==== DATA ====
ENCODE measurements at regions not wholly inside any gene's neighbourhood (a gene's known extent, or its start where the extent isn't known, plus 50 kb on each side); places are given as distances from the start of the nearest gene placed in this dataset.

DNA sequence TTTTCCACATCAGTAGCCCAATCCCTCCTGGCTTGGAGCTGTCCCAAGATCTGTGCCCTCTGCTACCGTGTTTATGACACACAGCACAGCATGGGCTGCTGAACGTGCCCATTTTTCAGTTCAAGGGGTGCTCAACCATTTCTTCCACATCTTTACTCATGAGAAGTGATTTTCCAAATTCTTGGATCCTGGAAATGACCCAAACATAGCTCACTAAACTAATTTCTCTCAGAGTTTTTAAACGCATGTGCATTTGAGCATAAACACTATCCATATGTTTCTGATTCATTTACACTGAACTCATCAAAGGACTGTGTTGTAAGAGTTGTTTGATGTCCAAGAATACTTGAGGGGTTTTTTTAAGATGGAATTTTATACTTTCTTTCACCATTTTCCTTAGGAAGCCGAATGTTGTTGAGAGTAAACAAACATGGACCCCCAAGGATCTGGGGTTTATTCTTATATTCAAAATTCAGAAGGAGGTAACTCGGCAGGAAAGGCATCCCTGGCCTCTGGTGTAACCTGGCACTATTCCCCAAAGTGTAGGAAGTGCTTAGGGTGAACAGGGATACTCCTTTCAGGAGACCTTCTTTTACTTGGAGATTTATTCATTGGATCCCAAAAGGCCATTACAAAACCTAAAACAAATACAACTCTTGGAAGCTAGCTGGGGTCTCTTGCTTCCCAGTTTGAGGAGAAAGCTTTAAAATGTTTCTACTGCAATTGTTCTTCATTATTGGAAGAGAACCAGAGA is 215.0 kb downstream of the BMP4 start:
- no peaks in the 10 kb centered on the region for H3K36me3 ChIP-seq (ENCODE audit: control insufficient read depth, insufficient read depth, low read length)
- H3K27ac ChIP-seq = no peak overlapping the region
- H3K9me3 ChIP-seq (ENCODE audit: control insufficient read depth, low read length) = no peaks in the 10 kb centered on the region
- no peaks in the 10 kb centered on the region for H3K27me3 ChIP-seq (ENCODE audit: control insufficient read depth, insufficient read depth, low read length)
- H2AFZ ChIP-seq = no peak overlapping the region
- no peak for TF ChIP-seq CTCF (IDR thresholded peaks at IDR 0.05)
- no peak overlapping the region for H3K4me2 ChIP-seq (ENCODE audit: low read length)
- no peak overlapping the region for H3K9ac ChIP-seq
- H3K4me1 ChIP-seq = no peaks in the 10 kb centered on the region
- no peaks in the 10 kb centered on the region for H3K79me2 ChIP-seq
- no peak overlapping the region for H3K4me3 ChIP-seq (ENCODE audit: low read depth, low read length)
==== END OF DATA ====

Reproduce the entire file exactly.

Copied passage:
ENCODE measurements at regions not wholly inside any gene's neighbourhood (a gene's known extent, or its start where the extent isn't known, plus 50 kb on each side); places are given as distances from the start of the nearest gene placed in this dataset.

DNA sequence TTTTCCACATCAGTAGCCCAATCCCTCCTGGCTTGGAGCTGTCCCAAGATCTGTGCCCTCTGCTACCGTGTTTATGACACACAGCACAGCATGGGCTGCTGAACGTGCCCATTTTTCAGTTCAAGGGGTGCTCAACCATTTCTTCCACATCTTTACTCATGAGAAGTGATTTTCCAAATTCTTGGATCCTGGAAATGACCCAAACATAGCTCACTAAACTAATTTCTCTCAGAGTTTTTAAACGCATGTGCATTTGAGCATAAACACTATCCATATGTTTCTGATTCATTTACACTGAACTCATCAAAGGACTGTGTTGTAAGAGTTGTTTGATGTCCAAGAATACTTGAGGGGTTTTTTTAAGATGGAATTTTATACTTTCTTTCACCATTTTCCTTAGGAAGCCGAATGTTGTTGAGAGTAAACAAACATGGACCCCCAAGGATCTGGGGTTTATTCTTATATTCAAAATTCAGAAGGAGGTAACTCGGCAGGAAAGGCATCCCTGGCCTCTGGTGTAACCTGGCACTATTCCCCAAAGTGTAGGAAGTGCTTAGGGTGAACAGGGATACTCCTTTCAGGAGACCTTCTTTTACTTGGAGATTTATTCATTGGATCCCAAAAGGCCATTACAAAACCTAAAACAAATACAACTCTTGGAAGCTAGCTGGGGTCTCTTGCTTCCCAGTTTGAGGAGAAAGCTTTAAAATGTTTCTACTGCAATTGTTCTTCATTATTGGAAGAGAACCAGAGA is 215.0 kb downstream of the BMP4 start:
- no peaks in the 10 kb centered on the region for H3K36me3 ChIP-seq (ENCODE audit: control insufficient read depth, insufficient read depth, low read length)
- H3K27ac ChIP-seq = no peak overlapping the region
- H3K9me3 ChIP-seq (ENCODE audit: control insufficient read depth, low read length) = no peaks in the 10 kb centered on the region
- no peaks in the 10 kb centered on the region for H3K27me3 ChIP-seq (ENCODE audit: control insufficient read depth, insufficient read depth, low read length)
- H2AFZ ChIP-seq = no peak overlapping the region
- no peak for TF ChIP-seq CTCF (IDR thresholded peaks at IDR 0.05)
- no peak overlapping the region for H3K4me2 ChIP-seq (ENCODE audit: low read length)
- no peak overlapping the region for H3K9ac ChIP-seq
- H3K4me1 ChIP-seq = no peaks in the 10 kb centered on the region
- no peaks in the 10 kb centered on the region for H3K79me2 ChIP-seq
- no peak overlapping the region for H3K4me3 ChIP-seq (ENCODE audit: low read depth, low read length)